Case 1

(Enumeration):
All edges satisfying were enumerated.  Case 2
 Case 3
Table VI gives the problem size of our PV sequence model (7)–(9) for some settings of of PV sequence. Here, the column labeled “#Vars” shows the number of decision variables (i.e., ), and the subsequent columns show the number of constraints in Eq. (8) for the three cases mentioned above.
The number of constraints grew rapidly as and increased in the enumeration case. In contrast, the number of constraints was always kept the smallest by the transitive reduction among the three cases. When for instance, the number of constraints in the operation case was reduced to for SeqUM and for SeqUS by transitive reductions.
The number of constraints was larger for SeqUM than for SeqUS in the enumeration and operation cases. In contrast, the number of constraints was often smaller for SeqUM than for SeqUS in the reduction case. This means that the transitive reduction had greater impacts on SeqUM than on SeqUS in terms of the number of constraints.
Table VII gives the computation time required for solving the optimization problem (7)–(9) for some settings of of PV sequence. Here, “OM” indicates that the computation was aborted due to out of memory. The enumeration case often caused out of memory because of a huge number of constraints; see also Table VI. The operation and reduction cases completed the computations for all the settings of of PV sequence. Moreover, the transitive reduction made the computations faster. A notable example is SeqUM with ; the computation time in the reduction case (i.e., 86.02 s) was only onetenth of that in the operation case (i.e., 906.76 s). These results demonstrate that the transitive reduction improves the efficiency both in terms of computation time and memory usage.
Table VIII gives the computational performance of our optimization model (7)–(9) for some settings of of PV sequence. Here, for each , the largest was chosen such that the computation finished within 30 min. Both SeqUM and SeqUS always delivered higher F1 scores than SeqEmp did. This means that our monotonicity constraint (8) works well for improving the prediction performance. The F1 scores provided by SeqUM and SeqUS were very similar, and they were the largest with . In view of these results, we focus on the setting in the following sections.
ViD Prediction performance of our PV sequence model
(a) ,  (b) ,  (c) , 
(d) ,  (e) ,  (f) , 
(a) SeqEmp,  (b) SeqEmp,  (c) SeqEmp, 
(d) SeqUM,  (e) SeqUM,  (f) SeqUM, 
(g) SeqUS,  (h) SeqUS,  (i) SeqUS, 
(a) SeqEmp,  (b) SeqEmp,  (c) SeqEmp, 
(d) SeqUM,  (e) SeqUM,  (f) SeqUM, 
(g) SeqUS,  (h) SeqUS,  (i) SeqUS, 
Fig. 3 shows the F1 scores of the twodimensional probability table and our PV sequence model using the sampled training sets, where the number of selected items is , and the setting of PV sequence is .
When the fullsample training set was used, SeqUM and SeqUS always delivered better prediction performance than the other methods did. When the 1% and 10%sampled training sets were used, the prediction performance of SeqUS decreased slightly, whereas SeqUM still performed the best of all the methods. When the 0.1%sampled training set was used, 2dimMono always performed better than SeqUS did, and in the case of , 2dimMono showed the best prediction performance of all the methods. These results suggest that our PV sequence model performs very well especially when the sample size is sufficiently large.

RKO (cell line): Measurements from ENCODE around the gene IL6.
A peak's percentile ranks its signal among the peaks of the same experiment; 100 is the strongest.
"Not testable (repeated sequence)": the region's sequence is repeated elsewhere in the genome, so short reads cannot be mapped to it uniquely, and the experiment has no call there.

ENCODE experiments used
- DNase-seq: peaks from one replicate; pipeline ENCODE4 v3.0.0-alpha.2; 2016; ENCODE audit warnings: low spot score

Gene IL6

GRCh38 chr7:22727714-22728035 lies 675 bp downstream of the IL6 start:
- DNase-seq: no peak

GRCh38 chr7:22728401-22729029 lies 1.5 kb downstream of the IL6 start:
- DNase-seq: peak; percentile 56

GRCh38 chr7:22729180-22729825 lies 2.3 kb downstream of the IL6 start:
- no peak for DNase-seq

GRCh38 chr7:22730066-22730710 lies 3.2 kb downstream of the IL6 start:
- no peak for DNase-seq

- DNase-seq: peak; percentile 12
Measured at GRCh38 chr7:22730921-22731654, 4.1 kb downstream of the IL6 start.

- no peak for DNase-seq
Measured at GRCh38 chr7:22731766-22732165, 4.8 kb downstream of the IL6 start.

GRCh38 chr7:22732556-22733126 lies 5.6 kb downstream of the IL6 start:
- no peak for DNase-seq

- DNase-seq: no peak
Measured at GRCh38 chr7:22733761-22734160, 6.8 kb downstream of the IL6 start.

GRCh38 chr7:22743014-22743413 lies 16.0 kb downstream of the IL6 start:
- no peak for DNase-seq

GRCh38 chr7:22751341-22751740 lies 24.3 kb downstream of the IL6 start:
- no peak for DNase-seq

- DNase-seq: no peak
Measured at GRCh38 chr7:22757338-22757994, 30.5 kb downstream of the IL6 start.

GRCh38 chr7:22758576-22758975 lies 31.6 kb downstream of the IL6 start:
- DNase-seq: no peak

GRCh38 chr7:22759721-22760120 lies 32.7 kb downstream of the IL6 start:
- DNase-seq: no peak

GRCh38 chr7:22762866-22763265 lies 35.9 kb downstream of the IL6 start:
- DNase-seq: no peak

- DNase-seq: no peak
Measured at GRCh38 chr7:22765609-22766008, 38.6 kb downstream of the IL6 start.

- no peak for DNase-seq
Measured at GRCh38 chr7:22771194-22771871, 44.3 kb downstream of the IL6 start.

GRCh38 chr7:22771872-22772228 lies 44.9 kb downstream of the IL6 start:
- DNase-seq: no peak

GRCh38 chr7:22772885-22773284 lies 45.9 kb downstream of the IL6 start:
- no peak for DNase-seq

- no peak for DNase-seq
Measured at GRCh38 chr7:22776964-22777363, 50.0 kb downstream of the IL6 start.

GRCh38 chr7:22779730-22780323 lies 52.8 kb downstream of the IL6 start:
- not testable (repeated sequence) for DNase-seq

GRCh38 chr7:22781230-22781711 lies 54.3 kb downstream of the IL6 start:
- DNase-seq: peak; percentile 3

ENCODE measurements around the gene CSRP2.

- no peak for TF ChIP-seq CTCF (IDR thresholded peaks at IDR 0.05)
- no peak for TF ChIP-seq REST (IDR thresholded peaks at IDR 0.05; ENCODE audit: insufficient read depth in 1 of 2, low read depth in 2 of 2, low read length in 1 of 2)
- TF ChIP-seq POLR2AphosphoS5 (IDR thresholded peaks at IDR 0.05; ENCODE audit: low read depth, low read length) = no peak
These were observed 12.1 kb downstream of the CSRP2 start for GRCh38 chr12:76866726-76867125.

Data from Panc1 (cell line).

The prediction performance of SeqEmp deteriorated rapidly as the sampling rate decreased, and this performance was always much worse than that of 2dimEmp. Meanwhile, SeqUM and SeqUS maintained high prediction performance even when the 0.1%sampled training set was used. This means that the monotonicity constraint (8) in our PV sequence model is more effective than the monotonicity constraints (3)–(4) in the twodimensional monotonicity model.
Fig. 4 shows the F1 scores of the machine learning methods (i.e., LR, ANN, and RF) and our PV sequence model (i.e., SeqUM) using the fullsample training set, where the number of selected items is , and the setting of PV sequence is . Note that in this figure, SeqUM( ) represents the optimization model (7)–(9), where the itemchoice probabilities computed by each machine learning method were substituted into ; see also Section 4.4.
SeqUM delivered better prediction performance than all the machine learning methods did except in the case of Fig. 4(f); only in this case, LR showed better prediction performance. Moreover, SeqUM( ) improved the prediction performance of machine leaning methods, and such improvement effects were especially large for ANN and RF. This means that our monotonicity constraint (8) is also very helpful in correcting the prediction values of other machine learning methods.
ViE Analysis of estimated itemchoice probabilities
Fig. 5 shows itemchoice probabilities estimated by our PV sequence model using the fullsample training set, where the setting of PV sequence is . Here, we focus on PV sequences of the form and depict estimates of itemchoice probabilities on for each . Note also that the number of associated user–item pairs got smaller as the value of increased.